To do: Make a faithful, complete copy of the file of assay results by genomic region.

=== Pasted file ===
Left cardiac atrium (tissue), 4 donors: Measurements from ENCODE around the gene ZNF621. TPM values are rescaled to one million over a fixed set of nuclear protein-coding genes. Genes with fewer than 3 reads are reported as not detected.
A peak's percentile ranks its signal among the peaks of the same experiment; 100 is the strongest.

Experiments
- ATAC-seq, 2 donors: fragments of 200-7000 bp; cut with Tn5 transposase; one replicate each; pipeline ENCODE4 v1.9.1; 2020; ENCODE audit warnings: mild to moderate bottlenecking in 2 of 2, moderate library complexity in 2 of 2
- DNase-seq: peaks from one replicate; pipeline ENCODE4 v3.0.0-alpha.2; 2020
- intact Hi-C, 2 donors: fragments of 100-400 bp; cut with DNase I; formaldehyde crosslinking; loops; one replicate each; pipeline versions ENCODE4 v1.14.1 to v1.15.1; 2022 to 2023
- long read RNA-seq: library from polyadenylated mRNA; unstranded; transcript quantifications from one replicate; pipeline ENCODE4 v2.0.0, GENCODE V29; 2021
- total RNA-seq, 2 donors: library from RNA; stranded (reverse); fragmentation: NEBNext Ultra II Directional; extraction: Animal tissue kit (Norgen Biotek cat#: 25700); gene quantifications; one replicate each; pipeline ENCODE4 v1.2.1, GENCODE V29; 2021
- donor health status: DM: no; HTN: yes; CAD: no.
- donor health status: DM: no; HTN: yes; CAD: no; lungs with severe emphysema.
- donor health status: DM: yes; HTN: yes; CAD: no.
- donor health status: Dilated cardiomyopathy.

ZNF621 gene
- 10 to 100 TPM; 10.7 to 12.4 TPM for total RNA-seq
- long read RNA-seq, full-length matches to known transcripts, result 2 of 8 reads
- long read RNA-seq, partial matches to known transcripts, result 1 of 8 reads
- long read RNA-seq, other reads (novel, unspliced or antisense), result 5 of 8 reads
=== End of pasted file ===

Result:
Left cardiac atrium (tissue), 4 donors: Measurements from ENCODE around the gene ZNF621. TPM values are rescaled to one million over a fixed set of nuclear protein-coding genes. Genes with fewer than 3 reads are reported as not detected.
A peak's percentile ranks its signal among the peaks of the same experiment; 100 is the strongest.

Experiments
- ATAC-seq, 2 donors: fragments of 200-7000 bp; cut with Tn5 transposase; one replicate each; pipeline ENCODE4 v1.9.1; 2020; ENCODE audit warnings: mild to moderate bottlenecking in 2 of 2, moderate library complexity in 2 of 2
- DNase-seq: peaks from one replicate; pipeline ENCODE4 v3.0.0-alpha.2; 2020
- intact Hi-C, 2 donors: fragments of 100-400 bp; cut with DNase I; formaldehyde crosslinking; loops; one replicate each; pipeline versions ENCODE4 v1.14.1 to v1.15.1; 2022 to 2023
- long read RNA-seq: library from polyadenylated mRNA; unstranded; transcript quantifications from one replicate; pipeline ENCODE4 v2.0.0, GENCODE V29; 2021
- total RNA-seq, 2 donors: library from RNA; stranded (reverse); fragmentation: NEBNext Ultra II Directional; extraction: Animal tissue kit (Norgen Biotek cat#: 25700); gene quantifications; one replicate each; pipeline ENCODE4 v1.2.1, GENCODE V29; 2021
- donor health status: DM: no; HTN: yes; CAD: no.
- donor health status: DM: no; HTN: yes; CAD: no; lungs with severe emphysema.
- donor health status: DM: yes; HTN: yes; CAD: no.
- donor health status: Dilated cardiomyopathy.

ZNF621 gene
- 10 to 100 TPM; 10.7 to 12.4 TPM for total RNA-seq
- long read RNA-seq, full-length matches to known transcripts, result 2 of 8 reads
- long read RNA-seq, partial matches to known transcripts, result 1 of 8 reads
- long read RNA-seq, other reads (novel, unspliced or antisense), result 5 of 8 reads